Monitoring AWS EC2 with Splunk Observability

Today, much of our online world is powered by cloud computing, and Amazon Web Services offers an amazing depth and breadth of available services. However, most of the time it starts with Amazon Elastic Compute Cloud, EC2. 

EC2 is powered by virtual servers called instances and allows users to provision scalable compute capacity as desired. This means no server hardware investment and the ability to scale up or down in response to demand (thus elastic). 

Launching an instance requires an Amazon Machine Image, AMI. Amazon has provided a number of pre-templated AMIs or you can create your own. An AMI can launch one or multiple instances as desired.

Each AMI must include:

  • One or more Amazon Elastic Block Store (Amazon EBS) snapshots
  • Launch permissions that control which AWS accounts can use the AMI 
  • A block device mapping that specifies the volumes to attach to the instance

Since EC2 instances can be used to increase or decrease resource capacity, you can match demand. And since they can be spun up in different geographical locales worldwide (Regions in AWS terms), they can be tailored to meet regional needs. EC2 also ties into other Amazon services, including EBS or in conjunction with containers, into ECS or EKS. 

But all this abstraction means you’re a step (or two) further away from the work. This means monitoring plays a major role in your understanding of just what EC2 is doing and how your applications are performing, both for your customers and for your AWS costs.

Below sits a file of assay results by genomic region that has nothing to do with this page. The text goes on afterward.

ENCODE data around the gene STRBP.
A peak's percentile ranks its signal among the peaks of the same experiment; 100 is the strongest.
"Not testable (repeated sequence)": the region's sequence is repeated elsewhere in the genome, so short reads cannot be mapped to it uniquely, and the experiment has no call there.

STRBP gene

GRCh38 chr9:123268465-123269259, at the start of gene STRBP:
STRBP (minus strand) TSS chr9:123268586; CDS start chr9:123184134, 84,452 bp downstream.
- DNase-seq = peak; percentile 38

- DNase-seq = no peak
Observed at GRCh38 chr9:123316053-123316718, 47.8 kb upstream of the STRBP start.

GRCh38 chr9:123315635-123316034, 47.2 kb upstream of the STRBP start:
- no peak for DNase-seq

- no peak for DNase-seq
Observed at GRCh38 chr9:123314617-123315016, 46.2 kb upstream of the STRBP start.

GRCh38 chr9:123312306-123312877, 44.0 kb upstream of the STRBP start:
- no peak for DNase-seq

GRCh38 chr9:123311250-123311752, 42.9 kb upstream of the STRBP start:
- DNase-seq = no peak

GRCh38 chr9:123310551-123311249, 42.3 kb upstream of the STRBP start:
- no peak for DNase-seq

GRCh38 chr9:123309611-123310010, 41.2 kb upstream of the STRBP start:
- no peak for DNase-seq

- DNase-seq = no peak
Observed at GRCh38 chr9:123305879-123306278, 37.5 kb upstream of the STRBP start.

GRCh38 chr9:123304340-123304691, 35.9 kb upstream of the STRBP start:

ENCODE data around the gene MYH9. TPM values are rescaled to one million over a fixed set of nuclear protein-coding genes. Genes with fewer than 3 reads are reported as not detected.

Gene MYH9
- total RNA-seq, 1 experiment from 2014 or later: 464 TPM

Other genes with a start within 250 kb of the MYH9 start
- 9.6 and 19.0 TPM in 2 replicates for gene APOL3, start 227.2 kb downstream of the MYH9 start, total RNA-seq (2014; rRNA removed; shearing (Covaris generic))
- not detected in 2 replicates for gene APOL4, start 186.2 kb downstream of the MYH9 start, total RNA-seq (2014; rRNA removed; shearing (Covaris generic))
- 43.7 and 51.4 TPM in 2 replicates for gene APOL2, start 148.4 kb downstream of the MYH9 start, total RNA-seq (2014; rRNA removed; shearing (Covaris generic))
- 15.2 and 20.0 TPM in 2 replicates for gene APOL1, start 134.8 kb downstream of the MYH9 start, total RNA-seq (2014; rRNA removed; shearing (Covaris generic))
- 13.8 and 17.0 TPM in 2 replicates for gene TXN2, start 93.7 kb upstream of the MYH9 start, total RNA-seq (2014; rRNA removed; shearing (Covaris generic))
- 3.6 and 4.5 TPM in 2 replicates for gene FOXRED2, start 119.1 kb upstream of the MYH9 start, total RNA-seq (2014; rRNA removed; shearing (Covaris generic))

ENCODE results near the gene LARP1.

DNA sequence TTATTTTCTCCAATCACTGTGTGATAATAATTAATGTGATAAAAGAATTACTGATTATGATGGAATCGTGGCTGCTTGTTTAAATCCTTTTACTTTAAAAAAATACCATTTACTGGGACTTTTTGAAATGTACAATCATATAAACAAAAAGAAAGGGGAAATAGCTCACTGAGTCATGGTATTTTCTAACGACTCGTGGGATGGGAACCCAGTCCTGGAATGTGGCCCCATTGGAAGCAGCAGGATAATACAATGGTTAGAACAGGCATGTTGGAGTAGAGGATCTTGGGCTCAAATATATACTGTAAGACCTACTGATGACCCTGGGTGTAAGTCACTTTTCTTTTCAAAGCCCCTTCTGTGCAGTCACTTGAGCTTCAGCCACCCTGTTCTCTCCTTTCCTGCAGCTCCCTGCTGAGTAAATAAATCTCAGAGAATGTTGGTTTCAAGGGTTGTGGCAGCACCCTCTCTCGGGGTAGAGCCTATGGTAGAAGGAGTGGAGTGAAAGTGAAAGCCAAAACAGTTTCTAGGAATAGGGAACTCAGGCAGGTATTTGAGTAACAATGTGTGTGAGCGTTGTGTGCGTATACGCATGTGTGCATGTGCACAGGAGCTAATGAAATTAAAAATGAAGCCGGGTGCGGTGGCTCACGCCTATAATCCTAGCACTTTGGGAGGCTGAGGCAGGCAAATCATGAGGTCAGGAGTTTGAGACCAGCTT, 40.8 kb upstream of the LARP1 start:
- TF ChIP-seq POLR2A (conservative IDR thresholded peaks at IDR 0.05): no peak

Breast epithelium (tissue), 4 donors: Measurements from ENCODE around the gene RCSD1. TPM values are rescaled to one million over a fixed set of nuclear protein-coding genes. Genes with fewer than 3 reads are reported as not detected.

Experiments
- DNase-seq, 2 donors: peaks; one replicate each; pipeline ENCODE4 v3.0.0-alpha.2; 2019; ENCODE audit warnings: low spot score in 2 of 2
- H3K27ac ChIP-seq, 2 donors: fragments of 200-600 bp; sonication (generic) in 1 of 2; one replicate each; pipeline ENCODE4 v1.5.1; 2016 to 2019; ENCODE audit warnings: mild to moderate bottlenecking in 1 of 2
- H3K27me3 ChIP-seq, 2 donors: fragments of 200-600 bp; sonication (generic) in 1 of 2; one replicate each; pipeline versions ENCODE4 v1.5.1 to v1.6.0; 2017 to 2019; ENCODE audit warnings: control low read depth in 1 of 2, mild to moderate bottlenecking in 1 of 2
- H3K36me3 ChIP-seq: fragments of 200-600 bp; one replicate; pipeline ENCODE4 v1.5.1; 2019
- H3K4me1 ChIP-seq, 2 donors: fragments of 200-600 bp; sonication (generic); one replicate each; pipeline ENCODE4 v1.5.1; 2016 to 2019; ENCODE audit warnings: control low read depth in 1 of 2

Monitoring is of course important to the reliability, availability, and performance of your EC2 instances. But before we dive into the metrics to monitor, let’s talk about building your monitoring plan.

Monitoring plans aren’t unique to AWS, but they help you establish your goals and identify success criteria. A monitoring plan should include these factors, plus:

  • What resources are you monitoring?
  • How often do you need the monitoring information?
  • How will the information be used?
  • Who is in charge of monitoring?

Of course, there are others, including the more detailed technical aspects of our infrastructure and applications, which we will cover next.

Monitoring EC2 is a lot like monitoring any computing environment. It’s infrastructure monitoring with an elastic twist. Generally, our EC2 metrics will fall into one of three categories; CPU, Network, Storage (Disk I/O).

You’ll likely find the USE (Utilization-Saturation-Errors) monitoring practice to be of value, as matching utilization and saturation can give you a clearer concept of how your overall resources match the demands. You can also use certain automated tools from Amazon to watch your EC2 environments and let you know something is wrong.

There are several ways to gather your metrics from EC2. AWS CloudWatch is obviously well known, with limitations on how often the data is reported. Selected metrics are available through CloudWatch Streaming Metrics, which removes these limitations. Finally, using an agent like the Smart Agent will give you even tighter resolution, along with an improved scope of coverage and control. Of course, you can only use Smart Agent where you have direct control over the software installed on the instance. While EC2 certainly gives you that access, other AWS services only report via CloudWatch, so your best practice would be to use both. 

CPU Metrics

As you know, EC2 instances can cover a very wide range of vCPU configurations. Tracking your utilization can help you ensure your instances are the right size and scope for your workload. It's important to remember that the reported metric is for your virtual machine, not the underlying physical device. Some configurations are designed for burstable behavior, meaning they can temporarily spike to deliver more computing power, based on earned CPU credit